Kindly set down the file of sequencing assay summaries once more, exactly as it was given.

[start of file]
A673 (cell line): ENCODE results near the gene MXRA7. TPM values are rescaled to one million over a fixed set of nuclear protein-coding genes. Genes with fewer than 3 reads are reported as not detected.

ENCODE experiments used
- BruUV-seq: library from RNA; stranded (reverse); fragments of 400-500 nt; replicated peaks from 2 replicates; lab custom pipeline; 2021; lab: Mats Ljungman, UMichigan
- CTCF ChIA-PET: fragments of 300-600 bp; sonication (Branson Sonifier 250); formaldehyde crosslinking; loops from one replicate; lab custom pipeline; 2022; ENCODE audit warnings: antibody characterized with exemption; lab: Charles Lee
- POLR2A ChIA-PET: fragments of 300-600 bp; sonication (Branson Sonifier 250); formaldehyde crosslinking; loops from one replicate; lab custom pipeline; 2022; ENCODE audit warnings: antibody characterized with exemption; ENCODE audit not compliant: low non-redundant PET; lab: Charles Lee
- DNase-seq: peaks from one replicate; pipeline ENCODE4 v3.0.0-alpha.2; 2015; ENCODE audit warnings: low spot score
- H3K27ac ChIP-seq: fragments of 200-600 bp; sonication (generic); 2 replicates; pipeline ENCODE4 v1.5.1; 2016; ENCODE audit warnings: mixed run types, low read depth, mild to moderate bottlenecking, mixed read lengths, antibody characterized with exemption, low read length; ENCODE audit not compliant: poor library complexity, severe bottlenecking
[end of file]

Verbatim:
A673 (cell line): ENCODE results near the gene MXRA7. TPM values are rescaled to one million over a fixed set of nuclear protein-coding genes. Genes with fewer than 3 reads are reported as not detected.

ENCODE experiments used
- BruUV-seq: library from RNA; stranded (reverse); fragments of 400-500 nt; replicated peaks from 2 replicates; lab custom pipeline; 2021; lab: Mats Ljungman, UMichigan
- CTCF ChIA-PET: fragments of 300-600 bp; sonication (Branson Sonifier 250); formaldehyde crosslinking; loops from one replicate; lab custom pipeline; 2022; ENCODE audit warnings: antibody characterized with exemption; lab: Charles Lee
- POLR2A ChIA-PET: fragments of 300-600 bp; sonication (Branson Sonifier 250); formaldehyde crosslinking; loops from one replicate; lab custom pipeline; 2022; ENCODE audit warnings: antibody characterized with exemption; ENCODE audit not compliant: low non-redundant PET; lab: Charles Lee
- DNase-seq: peaks from one replicate; pipeline ENCODE4 v3.0.0-alpha.2; 2015; ENCODE audit warnings: low spot score
- H3K27ac ChIP-seq: fragments of 200-600 bp; sonication (generic); 2 replicates; pipeline ENCODE4 v1.5.1; 2016; ENCODE audit warnings: mixed run types, low read depth, mild to moderate bottlenecking, mixed read lengths, antibody characterized with exemption, low read length; ENCODE audit not compliant: poor library complexity, severe bottlenecking